Writing During the Holidays with Jennifer Honeybourn - one month ago
When December hits, there’s so much to do to prepare for the holiday season that writing, much like working out, is the first thing I take off the list. If I can’t have more hours in a day, then something has to go, at least temporarily, and in the past few years that something has been my writing time. The Ghost of Christmas Past has shown me, however, that when I step away from a project for more than a few days I lose momentum. And once that momentum is gone, it is so incredibly hard to get it back.This year, I’ve decided that my gift to myself will be writing time. Will it still be difficult to fit it in when I have presents to buy, parties to attend, a house to decorate? Yes. Yes it will. But I am determined to do whatever it takes to make sure that I get those words down — even if all I have is ten minutes to tap something into my phone while I’m waiting in line at the post office. It may only be ten minutes, but at the very least, those ten minutes will keep me in the story. Part of my strategy is to put my intention out there — via this blog — to keep myself honest. Because I have been known to let myself off the hook, and I’m less likely to do that if I’ve announced my goal, which is: I plan to write every day in December. Every. Single. Day. What I end up with might not even amount to a full chapter, but it will be something. And getting something done — even if it’s only a small amount — obviously will always feel better than getting nothing done.So if you are like me and need added pressure to keep you accountable, consider December 31st your deadline. Put your goal — whatever it may be — out there, either by telling a friend or posting on a blog. And then get to it!The Ghost of Christmas Future will thank you.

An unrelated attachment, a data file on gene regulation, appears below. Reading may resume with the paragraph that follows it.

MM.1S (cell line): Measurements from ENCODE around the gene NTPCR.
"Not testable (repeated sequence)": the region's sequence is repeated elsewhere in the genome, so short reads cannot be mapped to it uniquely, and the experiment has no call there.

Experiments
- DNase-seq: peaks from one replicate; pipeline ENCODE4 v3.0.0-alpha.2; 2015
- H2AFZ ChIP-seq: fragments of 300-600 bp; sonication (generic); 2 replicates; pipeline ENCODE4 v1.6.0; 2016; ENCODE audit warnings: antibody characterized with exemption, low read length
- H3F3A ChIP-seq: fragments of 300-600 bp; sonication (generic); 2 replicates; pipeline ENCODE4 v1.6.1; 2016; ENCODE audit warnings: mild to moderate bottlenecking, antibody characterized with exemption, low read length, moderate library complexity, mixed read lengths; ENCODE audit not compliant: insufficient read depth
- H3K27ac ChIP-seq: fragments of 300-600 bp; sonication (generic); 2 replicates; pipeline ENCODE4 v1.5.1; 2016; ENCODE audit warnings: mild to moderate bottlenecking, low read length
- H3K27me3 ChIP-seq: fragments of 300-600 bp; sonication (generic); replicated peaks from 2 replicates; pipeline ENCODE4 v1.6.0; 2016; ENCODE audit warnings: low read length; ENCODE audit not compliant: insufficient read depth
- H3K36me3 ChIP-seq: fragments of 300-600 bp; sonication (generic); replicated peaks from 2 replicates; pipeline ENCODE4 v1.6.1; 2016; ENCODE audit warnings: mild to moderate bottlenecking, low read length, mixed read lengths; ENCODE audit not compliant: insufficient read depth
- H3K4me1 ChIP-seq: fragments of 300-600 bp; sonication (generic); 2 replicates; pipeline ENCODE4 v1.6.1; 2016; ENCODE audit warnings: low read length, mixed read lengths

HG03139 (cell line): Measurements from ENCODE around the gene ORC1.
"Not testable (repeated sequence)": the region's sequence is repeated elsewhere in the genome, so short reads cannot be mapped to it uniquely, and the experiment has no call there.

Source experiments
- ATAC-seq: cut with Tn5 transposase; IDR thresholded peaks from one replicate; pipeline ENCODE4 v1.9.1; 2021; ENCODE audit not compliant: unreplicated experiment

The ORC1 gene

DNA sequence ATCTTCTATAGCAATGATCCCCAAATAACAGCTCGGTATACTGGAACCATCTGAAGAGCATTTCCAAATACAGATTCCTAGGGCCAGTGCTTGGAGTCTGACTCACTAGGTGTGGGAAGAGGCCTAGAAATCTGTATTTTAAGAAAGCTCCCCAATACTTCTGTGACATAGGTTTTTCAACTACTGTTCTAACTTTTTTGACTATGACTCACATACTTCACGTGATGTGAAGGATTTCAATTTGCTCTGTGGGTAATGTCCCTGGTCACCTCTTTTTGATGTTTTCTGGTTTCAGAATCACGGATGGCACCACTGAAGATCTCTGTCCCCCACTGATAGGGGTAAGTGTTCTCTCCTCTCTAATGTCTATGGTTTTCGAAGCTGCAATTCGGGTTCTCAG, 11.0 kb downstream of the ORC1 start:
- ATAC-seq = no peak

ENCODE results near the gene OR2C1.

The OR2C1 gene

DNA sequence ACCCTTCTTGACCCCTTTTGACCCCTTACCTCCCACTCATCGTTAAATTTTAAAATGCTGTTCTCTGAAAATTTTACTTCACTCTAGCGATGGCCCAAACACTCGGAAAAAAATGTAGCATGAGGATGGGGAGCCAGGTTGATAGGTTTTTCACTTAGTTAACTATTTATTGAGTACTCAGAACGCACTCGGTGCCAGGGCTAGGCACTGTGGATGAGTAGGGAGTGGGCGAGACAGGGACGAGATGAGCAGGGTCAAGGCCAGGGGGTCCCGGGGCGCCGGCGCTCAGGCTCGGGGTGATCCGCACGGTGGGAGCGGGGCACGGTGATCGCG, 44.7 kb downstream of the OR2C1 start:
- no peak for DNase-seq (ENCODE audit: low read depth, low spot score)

Nikki Katz's Christmas Traditions - one month ago
Christmas is one of my favorite holidays, if not my absolute favorite. There's something special about decorating the house and the tree, putting out my Christmas Village and getting an advent calendar for the kids to open.Ever since my kids were small, I've tried to instill Christmas traditions. For over a decade we would travel to Tucson the week of the holiday and stay with my mom. The past couple of years we've been unable to attend, but we still carry on the same Christmas Eve tradition that we used to do then.The evening starts out with "make your own pizza". Each person gets an individual sized pizza crust. A plethora of toppings are laid out - sauce and cheeses, mushrooms, olives, green peppers, and pepperoni - and you build your own pizza to your specific tastes.After the pizzas are baked and eaten, the kids each get to open a gift. I tend to switch it up but lately it's been books or holiday/winter themed pajamas. I started this tradition when they were younger, mostly because they were itching to open the presents under the tree and were too anxious to fall asleep!Then we head off to look at the Christmas lights. In Tucson, there is an area of town blocked off called Winterhaven. We would typically walk through with the stroller or a wagon, and on occasion we would all pile on to one of the hayrides that travel through the neighborhood. The kids cuddled up in blankets and we would sip on coffee or hot chocolate as we gazed at the lights and displays. Since we've been in San Diego the past couple of years, I found a local neighborhood where most of the houses put up displays, and we do a similar walk through on Christmas Eve. It's nice to get outdoors as a family before heading to bed and waiting for Santa to arrive!Then it's home to put out cookies and milk for Santa and prep for bedtime, perhaps even a holiday story before lights out.Wishing you and yours a very merry holiday season!Kate's Note:I love the "make your own pizza" tradition. I'm so down for that. My family and I would also go to our favorite restaurant. Thank you so much for giving us a glimpse into your family's traditions. It was great getting to know you better! I look forward to reading your book.